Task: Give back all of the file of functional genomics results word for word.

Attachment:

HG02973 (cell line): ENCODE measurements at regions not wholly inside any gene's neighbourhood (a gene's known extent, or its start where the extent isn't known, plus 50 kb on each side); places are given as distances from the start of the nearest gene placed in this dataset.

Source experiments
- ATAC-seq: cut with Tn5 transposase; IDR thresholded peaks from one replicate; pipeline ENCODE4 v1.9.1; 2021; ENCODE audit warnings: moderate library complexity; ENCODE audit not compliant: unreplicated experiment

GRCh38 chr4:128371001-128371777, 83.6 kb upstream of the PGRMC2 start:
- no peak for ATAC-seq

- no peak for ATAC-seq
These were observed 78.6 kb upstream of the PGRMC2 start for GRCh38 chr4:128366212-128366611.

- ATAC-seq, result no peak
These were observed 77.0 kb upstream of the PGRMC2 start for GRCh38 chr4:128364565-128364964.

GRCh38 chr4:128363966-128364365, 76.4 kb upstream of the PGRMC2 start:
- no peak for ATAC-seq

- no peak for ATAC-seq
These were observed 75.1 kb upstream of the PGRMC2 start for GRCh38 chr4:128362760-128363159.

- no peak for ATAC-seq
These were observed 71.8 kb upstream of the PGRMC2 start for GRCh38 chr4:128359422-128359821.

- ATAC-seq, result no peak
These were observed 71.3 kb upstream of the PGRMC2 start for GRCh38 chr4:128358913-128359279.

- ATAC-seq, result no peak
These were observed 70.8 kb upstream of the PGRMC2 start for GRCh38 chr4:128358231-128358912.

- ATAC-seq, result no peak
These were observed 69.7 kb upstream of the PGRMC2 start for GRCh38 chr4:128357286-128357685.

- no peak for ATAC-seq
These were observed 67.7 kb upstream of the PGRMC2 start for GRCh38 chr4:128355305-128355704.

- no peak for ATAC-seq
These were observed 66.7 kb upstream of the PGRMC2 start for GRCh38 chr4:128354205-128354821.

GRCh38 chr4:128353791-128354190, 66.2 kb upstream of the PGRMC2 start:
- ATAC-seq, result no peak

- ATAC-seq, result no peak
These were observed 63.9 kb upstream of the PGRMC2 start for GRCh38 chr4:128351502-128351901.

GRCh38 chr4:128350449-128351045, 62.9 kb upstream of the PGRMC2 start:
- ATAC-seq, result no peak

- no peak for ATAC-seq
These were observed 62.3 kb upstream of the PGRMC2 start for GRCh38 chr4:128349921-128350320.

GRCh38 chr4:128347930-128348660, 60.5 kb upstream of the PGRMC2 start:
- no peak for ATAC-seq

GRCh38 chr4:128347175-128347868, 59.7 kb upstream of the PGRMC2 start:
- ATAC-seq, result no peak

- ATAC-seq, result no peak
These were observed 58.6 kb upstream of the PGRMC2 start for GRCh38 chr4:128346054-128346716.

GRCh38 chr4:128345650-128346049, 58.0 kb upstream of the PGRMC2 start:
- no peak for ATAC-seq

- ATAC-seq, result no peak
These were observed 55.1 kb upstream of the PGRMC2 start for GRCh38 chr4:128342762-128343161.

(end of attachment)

HG02973 (cell line): ENCODE measurements at regions not wholly inside any gene's neighbourhood (a gene's known extent, or its start where the extent isn't known, plus 50 kb on each side); places are given as distances from the start of the nearest gene placed in this dataset.

Source experiments
- ATAC-seq: cut with Tn5 transposase; IDR thresholded peaks from one replicate; pipeline ENCODE4 v1.9.1; 2021; ENCODE audit warnings: moderate library complexity; ENCODE audit not compliant: unreplicated experiment

GRCh38 chr4:128371001-128371777, 83.6 kb upstream of the PGRMC2 start:
- no peak for ATAC-seq

- no peak for ATAC-seq
These were observed 78.6 kb upstream of the PGRMC2 start for GRCh38 chr4:128366212-128366611.

- ATAC-seq, result no peak
These were observed 77.0 kb upstream of the PGRMC2 start for GRCh38 chr4:128364565-128364964.

GRCh38 chr4:128363966-128364365, 76.4 kb upstream of the PGRMC2 start:
- no peak for ATAC-seq

- no peak for ATAC-seq
These were observed 75.1 kb upstream of the PGRMC2 start for GRCh38 chr4:128362760-128363159.

- no peak for ATAC-seq
These were observed 71.8 kb upstream of the PGRMC2 start for GRCh38 chr4:128359422-128359821.

- ATAC-seq, result no peak
These were observed 71.3 kb upstream of the PGRMC2 start for GRCh38 chr4:128358913-128359279.

- ATAC-seq, result no peak
These were observed 70.8 kb upstream of the PGRMC2 start for GRCh38 chr4:128358231-128358912.

- ATAC-seq, result no peak
These were observed 69.7 kb upstream of the PGRMC2 start for GRCh38 chr4:128357286-128357685.

- no peak for ATAC-seq
These were observed 67.7 kb upstream of the PGRMC2 start for GRCh38 chr4:128355305-128355704.

- no peak for ATAC-seq
These were observed 66.7 kb upstream of the PGRMC2 start for GRCh38 chr4:128354205-128354821.

GRCh38 chr4:128353791-128354190, 66.2 kb upstream of the PGRMC2 start:
- ATAC-seq, result no peak

- ATAC-seq, result no peak
These were observed 63.9 kb upstream of the PGRMC2 start for GRCh38 chr4:128351502-128351901.

GRCh38 chr4:128350449-128351045, 62.9 kb upstream of the PGRMC2 start:
- ATAC-seq, result no peak

- no peak for ATAC-seq
These were observed 62.3 kb upstream of the PGRMC2 start for GRCh38 chr4:128349921-128350320.

GRCh38 chr4:128347930-128348660, 60.5 kb upstream of the PGRMC2 start:
- no peak for ATAC-seq

GRCh38 chr4:128347175-128347868, 59.7 kb upstream of the PGRMC2 start:
- ATAC-seq, result no peak

- ATAC-seq, result no peak
These were observed 58.6 kb upstream of the PGRMC2 start for GRCh38 chr4:128346054-128346716.

GRCh38 chr4:128345650-128346049, 58.0 kb upstream of the PGRMC2 start:
- no peak for ATAC-seq

- ATAC-seq, result no peak
These were observed 55.1 kb upstream of the PGRMC2 start for GRCh38 chr4:128342762-128343161.